Featured Research

from universities, journals, and other organizations

Birds Have A Good Sense Of Smell

Date:
July 16, 2008
Source:
Max-Planck-Gesellschaft
Summary:
Sight and hearing are the most important senses for birds -- this is at least the received wisdom. By studying bird DNA, however, researchers have now provided genetic evidence that many bird species have a well-developed sense of smell.

The nocturnal Kakapo, one of the nine bird species in the study, probably recognises fruit according to their aroma. The same applies to the brown kiwi of New Zealand.
Credit: Don Merton

Sight and hearing are the most important senses for birds - this is at least the received wisdom. By studying bird DNA, however, researchers at the Max Planck Institute for Ornithology, along with a colleague at the Cawthron Institute in New Zealand, have now provided genetic evidence that many bird species have a well-developed sense of smell (Proceedings of the Royal Society B, 16.07.2008).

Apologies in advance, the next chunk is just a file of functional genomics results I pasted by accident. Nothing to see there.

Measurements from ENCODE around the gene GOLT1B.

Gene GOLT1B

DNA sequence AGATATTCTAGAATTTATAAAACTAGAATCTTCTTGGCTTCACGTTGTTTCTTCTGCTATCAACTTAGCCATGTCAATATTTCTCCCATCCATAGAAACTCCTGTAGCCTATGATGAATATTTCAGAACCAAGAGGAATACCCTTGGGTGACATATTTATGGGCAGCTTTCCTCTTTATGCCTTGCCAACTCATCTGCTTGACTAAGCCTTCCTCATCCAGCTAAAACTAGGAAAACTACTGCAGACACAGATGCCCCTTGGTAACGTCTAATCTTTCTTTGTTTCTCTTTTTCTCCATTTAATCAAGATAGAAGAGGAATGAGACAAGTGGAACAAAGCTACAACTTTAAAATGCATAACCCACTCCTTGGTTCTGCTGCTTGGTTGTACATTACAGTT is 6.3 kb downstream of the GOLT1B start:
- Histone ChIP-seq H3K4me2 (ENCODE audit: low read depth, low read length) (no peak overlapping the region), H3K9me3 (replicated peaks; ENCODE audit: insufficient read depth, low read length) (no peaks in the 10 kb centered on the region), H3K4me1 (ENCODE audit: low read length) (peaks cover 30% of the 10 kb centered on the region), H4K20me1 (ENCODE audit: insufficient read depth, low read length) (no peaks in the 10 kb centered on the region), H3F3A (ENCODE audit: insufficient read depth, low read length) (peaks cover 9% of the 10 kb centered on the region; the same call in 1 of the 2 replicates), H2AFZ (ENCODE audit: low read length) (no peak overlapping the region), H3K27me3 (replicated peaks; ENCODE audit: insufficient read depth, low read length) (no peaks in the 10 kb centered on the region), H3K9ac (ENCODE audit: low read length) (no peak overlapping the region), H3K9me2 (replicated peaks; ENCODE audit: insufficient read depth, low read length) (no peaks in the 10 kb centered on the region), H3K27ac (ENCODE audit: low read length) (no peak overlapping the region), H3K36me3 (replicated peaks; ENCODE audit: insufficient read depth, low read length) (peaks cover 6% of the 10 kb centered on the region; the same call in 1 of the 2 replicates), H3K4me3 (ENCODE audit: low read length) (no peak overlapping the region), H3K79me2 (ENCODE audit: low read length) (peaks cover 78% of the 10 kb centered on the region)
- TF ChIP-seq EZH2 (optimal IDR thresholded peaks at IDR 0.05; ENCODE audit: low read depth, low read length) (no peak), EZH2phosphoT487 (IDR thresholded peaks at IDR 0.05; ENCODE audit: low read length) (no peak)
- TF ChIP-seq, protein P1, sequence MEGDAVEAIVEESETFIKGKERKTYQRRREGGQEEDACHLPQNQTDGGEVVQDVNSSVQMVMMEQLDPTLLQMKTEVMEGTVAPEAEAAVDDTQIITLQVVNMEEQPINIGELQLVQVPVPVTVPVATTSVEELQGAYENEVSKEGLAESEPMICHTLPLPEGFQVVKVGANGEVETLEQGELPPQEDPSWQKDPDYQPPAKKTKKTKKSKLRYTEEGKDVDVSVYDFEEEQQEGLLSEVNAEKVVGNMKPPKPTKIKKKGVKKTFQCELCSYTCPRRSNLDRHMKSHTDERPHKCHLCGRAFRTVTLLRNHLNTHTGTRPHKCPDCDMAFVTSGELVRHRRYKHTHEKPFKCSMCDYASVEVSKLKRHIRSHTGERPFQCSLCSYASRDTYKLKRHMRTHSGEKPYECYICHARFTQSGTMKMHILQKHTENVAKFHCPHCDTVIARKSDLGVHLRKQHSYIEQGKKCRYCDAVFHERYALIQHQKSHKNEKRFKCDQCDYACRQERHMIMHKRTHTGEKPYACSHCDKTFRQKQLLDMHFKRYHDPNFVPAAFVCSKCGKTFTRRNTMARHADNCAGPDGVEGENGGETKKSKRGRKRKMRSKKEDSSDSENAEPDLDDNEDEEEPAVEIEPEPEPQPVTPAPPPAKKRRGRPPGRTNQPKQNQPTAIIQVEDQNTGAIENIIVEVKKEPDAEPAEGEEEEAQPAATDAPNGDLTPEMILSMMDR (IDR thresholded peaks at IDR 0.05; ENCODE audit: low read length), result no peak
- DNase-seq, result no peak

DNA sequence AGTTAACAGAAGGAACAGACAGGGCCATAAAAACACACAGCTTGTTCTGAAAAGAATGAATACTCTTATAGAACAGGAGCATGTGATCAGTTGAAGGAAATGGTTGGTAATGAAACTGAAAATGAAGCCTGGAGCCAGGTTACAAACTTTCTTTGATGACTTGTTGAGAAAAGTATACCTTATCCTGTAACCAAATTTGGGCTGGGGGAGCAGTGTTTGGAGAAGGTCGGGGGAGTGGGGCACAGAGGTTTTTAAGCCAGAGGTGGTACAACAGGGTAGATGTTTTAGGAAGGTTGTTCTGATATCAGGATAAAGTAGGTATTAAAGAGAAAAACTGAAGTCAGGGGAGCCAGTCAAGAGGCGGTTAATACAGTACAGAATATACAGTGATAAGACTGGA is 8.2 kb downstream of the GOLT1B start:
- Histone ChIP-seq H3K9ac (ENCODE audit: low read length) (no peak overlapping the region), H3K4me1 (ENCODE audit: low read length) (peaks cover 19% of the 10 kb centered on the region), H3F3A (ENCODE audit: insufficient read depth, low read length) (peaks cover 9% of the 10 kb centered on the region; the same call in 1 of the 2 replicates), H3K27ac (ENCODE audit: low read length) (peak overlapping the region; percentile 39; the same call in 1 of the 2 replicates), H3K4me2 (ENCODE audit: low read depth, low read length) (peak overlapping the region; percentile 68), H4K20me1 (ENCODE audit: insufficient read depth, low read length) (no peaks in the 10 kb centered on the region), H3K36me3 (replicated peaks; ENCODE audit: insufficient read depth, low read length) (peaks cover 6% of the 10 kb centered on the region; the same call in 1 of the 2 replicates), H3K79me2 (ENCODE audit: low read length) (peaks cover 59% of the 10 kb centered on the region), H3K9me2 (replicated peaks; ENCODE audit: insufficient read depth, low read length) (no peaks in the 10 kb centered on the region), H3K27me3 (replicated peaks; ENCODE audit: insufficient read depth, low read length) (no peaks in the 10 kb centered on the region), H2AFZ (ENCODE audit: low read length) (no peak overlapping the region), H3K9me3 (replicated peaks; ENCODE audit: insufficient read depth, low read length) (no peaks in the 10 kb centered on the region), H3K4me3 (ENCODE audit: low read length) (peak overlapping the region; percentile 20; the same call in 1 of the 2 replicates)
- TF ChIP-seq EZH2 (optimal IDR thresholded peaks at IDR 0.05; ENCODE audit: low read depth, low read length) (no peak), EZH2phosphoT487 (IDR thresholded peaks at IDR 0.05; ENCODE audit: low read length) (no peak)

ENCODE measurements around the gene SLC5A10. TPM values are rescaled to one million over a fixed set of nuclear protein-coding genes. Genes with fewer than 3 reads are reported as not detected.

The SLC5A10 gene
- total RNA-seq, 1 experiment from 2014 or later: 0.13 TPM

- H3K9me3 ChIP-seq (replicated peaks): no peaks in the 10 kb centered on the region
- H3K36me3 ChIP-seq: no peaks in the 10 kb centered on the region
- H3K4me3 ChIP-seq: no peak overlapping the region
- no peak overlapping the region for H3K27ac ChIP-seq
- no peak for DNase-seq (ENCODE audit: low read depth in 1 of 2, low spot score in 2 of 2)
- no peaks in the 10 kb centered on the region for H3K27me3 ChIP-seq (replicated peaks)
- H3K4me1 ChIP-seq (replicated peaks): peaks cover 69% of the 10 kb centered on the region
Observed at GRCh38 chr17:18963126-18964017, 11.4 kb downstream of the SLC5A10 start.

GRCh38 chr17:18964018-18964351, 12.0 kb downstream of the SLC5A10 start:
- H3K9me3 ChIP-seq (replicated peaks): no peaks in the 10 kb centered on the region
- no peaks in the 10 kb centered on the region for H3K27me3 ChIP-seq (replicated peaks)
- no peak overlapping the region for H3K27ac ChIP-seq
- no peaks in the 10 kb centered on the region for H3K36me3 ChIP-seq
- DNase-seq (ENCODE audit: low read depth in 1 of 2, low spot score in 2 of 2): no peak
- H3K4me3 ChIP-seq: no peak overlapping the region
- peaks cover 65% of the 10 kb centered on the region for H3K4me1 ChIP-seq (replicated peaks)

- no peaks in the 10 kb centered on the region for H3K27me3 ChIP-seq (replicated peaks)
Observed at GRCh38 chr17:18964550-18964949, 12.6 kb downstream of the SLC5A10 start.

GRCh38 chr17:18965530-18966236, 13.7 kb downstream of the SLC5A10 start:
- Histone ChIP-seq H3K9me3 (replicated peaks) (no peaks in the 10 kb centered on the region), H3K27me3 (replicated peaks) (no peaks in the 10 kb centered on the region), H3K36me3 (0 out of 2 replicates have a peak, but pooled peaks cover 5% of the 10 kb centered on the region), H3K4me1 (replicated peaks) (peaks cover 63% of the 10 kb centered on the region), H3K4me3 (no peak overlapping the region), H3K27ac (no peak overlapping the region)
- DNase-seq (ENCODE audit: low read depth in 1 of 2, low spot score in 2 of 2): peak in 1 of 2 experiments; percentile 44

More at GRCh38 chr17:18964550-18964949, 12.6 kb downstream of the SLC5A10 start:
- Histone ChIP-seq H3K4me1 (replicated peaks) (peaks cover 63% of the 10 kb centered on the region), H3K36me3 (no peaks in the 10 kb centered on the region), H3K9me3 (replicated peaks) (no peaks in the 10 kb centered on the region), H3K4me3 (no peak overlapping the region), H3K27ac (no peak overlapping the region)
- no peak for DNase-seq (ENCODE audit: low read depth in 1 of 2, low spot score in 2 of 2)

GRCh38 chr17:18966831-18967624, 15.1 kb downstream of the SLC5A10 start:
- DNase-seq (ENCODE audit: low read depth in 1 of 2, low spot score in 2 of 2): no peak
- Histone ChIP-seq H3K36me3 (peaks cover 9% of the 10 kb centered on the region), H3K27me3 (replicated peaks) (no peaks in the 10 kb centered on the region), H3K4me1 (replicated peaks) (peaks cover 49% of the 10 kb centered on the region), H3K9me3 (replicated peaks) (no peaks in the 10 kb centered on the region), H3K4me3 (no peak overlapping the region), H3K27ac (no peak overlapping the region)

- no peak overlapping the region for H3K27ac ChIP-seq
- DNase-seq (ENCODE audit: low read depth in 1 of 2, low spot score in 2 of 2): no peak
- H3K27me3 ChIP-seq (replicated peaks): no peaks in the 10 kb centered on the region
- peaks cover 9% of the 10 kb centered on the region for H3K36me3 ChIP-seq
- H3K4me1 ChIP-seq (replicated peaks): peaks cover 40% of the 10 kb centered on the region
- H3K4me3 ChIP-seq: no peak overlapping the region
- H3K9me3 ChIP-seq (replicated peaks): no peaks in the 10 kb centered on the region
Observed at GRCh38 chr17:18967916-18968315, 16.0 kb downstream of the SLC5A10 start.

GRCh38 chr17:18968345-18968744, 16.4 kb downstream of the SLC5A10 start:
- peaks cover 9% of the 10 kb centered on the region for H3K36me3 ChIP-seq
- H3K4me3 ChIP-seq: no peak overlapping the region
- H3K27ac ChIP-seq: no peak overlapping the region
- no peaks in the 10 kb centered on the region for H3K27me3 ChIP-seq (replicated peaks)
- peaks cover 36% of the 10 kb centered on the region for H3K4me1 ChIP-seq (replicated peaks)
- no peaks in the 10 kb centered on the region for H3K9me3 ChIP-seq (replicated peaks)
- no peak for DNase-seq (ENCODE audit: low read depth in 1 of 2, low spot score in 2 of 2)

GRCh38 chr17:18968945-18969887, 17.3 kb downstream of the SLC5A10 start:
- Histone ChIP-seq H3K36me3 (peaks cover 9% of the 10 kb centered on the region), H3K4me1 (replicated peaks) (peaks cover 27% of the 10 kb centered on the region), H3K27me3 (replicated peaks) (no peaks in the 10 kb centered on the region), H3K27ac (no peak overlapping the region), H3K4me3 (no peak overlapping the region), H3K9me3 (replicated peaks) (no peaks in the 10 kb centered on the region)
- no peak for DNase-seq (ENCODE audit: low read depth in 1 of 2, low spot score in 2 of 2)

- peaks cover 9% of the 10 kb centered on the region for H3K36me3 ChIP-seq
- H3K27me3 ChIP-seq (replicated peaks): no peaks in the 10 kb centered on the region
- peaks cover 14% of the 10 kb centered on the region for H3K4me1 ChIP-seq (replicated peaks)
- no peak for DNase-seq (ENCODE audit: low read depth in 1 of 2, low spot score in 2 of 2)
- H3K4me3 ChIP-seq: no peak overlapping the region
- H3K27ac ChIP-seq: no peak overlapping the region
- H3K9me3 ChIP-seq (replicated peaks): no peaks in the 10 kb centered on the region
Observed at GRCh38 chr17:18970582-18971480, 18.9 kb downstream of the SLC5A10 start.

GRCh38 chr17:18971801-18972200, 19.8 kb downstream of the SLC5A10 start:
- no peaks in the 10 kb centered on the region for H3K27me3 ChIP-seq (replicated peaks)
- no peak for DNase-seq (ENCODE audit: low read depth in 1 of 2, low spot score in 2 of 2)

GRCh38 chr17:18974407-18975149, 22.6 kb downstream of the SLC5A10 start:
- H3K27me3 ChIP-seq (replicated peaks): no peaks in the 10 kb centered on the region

The sense of smell might indeed be as important to birds as it is to fish or even mammals. This is the main conclusion of a study by Silke Steiger (Max Planck Institute for Ornithology) and her colleagues. The sense of smell in birds was, until quite recently, thought to be poorly developed.

Recent behavioural studies have shown that some bird species use their sense of smell to navigate, forage or even to distinguish individuals. Silke Steiger and her colleagues chose a genetic approach for their study. Their research focused on the olfactory receptor (OR) genes, which are expressed in sensory neurons within the olfactory epithelium, and constitute the molecular basis of the sense of smell. The total number of OR genes in a genome may reflect how many different scents an animal can detect or distinguish. In birds such genetic studies were previously restricted to the chicken, hitherto the only bird for which the full genomic sequence is known.